BUFFALO, N.Y. -- More than 500 undergraduates from around the
country, most of them first-generation college students, will
arrive in Western New York this week for a research conference
intended to spark their interest in careers in academia.
"All of these students come from backgrounds and families where
they would have gotten little exposure to navigation of the
graduate-education process," explains Henry Durand, senior
associate vice provost of undergraduate education at the University
at Buffalo. "The goal of this conference is to continue nurturing
their interest in careers in the professoriate."
The 18th annual UB McNair Research Conference, to be held July
19 – 21 in the Niagara Falls (NY) Conference Center, may be
the largest undergraduate research conference of its kind in the
U.S. Freeman A. Hrabowski, PhD, president of University of
Maryland, Baltimore County will deliver the keynote address.
Approximately two-thirds of the participants are enrolled in the
McNair Post-Baccalaureate Achievement Program at such schools as
UB, Alabama, Michigan State, Temple, Mississippi, Vermont and
McNair students are from low-income families and are the first
in their family to attend college. Funded by the Department of
Education, the McNair program is named in honor of Ronald E.
McNair, PhD, a pioneering African American astronaut who died in
the 1986 Space Shuttle Challenger explosion.
Other conference participants are from groups historically
underrepresented in higher education: African Americans, Native
Americans, Hispanic and Pacific Islanders among them. They are
enrolled in such campus programs as C-STEP, LSAMP and S-STEM,
designed to support and encourage student interest in science,
technology and math-related academic programs and careers.
More than 100 UB undergraduate students will present research
conducted with faculty mentors.
University of Illinois at Chicago, University of Maryland, and
Maryland Baltimore County, University of Mississippi, University of
Vermont, University of Illinois - Urbana-Champaign, University of
Southern California, and the University of Colorado are among the
institutions sending students to the UB conference.
They will attend a graduate school fair, participate in
workshops on how to apply to PhD programs and visit UB's Graduate
School to learn about the university's doctoral and master's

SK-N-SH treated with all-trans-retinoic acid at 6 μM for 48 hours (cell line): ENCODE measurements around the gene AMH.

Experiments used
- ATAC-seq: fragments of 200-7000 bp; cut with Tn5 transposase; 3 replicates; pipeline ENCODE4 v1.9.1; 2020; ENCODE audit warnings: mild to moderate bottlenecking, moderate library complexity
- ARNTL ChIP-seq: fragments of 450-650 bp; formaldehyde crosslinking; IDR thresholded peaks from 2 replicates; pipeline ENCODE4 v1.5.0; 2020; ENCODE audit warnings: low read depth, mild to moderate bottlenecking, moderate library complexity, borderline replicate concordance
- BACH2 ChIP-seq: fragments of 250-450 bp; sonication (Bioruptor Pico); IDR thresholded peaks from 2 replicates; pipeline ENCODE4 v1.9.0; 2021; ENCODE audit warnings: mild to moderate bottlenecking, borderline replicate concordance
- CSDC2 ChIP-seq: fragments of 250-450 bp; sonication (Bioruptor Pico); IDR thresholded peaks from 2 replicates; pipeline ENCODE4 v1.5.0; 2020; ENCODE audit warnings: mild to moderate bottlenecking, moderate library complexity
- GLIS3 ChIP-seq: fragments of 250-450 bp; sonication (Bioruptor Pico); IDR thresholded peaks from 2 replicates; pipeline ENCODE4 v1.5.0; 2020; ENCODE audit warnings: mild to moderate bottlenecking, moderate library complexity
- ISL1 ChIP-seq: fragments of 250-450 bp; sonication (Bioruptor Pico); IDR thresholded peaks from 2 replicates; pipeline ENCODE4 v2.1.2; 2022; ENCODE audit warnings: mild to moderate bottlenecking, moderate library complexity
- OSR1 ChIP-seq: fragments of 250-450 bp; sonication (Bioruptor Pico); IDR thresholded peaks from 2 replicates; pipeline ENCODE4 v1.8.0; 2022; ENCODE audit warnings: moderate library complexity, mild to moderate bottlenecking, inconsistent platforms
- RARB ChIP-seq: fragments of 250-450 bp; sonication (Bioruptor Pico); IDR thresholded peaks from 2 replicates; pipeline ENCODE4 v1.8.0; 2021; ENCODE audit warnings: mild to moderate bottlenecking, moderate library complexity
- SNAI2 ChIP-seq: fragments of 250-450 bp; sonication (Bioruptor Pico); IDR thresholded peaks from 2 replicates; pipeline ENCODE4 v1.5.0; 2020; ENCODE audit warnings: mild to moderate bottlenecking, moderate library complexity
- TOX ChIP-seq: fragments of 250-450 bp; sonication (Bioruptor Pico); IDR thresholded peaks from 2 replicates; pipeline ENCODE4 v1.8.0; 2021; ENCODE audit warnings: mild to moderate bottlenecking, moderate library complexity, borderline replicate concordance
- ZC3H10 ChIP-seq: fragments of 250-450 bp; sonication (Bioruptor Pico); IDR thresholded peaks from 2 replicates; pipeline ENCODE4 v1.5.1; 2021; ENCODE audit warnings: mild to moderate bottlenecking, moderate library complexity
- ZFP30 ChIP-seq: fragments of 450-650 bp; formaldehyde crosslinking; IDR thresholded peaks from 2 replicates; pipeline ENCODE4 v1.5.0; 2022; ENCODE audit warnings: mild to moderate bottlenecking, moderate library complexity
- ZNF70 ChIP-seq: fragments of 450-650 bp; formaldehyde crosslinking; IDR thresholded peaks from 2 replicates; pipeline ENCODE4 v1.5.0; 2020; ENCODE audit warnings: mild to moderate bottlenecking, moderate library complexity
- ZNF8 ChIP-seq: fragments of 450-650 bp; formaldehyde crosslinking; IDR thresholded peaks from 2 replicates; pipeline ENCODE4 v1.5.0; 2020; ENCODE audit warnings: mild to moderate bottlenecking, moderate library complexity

"These are very bright and motivated young men and women,"
Durand says. "Only students who perform faculty-sponsored research
are eligible to present at the conference. We give them the same
kind of platform to showcase their research as we would provide to
a faculty member."
Students will present research results on dozens of topics in
the sciences, humanities and social sciences, ranging from the
dangers of prenatal smoking to patterns of money laundering in
Russia to development of nanomedicine therapies for heart
UB student Christine Tjahjadi-Lopez, for example, will present
research she did on ethical approaches to diamond retailing. She
was mentored by UB geography professor Trina Hamilton, PhD, who
studies corporate, environmental and social responsibility.
Tjahjadi-Lopez said the research project has provided "a deeper
glimpse into the ethical retailer market" and persuaded her to
minor in geography at UB and pursue it in graduate school.
"Christine has really been a superstar research assistant,"
Hamilton says. "She's accomplished much more than I had originally
expected, and she has demonstrated not only an excellent work
ethic, but also a genuine inquisitiveness about the research
process, and about the intersections between research and social
"Overall, this will make Christine a more informed and critical
evaluator of other research, whether presented in academic journals
or the popular press, and a better candidate for future graduate
UB student Nurys De La Cruz will present a poster describing
research she performed alongside UB associate professor Gregory
Fabiano, PhD. She investigated differences in parenting styles
among mothers and fathers who have children with attention deficit
hyperactivity disorder (ADHD).
"Nurys is a terrific example of how rewarding it is to work with
undergraduate students," says Fabiano, a nationally known
researcher in the ADHD field. "In only two months, she has learned
a lot about research methods and has been a great addition to our
lab. Her enthusiasm is contagious."
De La Cruz plans to pursue a PhD in clinical psychology after
she graduates from UB next year. "Two of the most important things
I have learned through this experience are how to conduct research
and how to share it in a professional and correct manner," she
says. "I feel I have the tools necessary to conduct and present
research in any field of choice."
According to Durand, when undergraduate students perform
research with accomplished faculty members it increases their
chances for acceptance into doctoral programs and encourages their
pursuit of careers as college professors and researchers. McNair
program alumni are currently teaching at institutions all over the
world. But more needs to be done, Durand says.
"A study on faculty diversity by Cathy Trower and Richard Chait
at Harvard University, revealed that more than 90 percent of full
professors at research universities are white, and more than
three-fourths are male," Durand points out. "It's no stretch to
realize that this lack of diversity probably impacts scholarly
inquiry, pedagogical approach, departmental climates and
"More than one third of full-time faculty members are 55 or
older," he adds. "As a result, the coming decade will require
record numbers of new faculty to accommodate enrollment growth and
"Some large institutions will need to hire more ladder-rank
faculty in the next 12 years than they already employ. This,
combined with projected diverse demographics of the nation, makes
increased faculty diversity critical to serving both the interests
of the academy and society at large."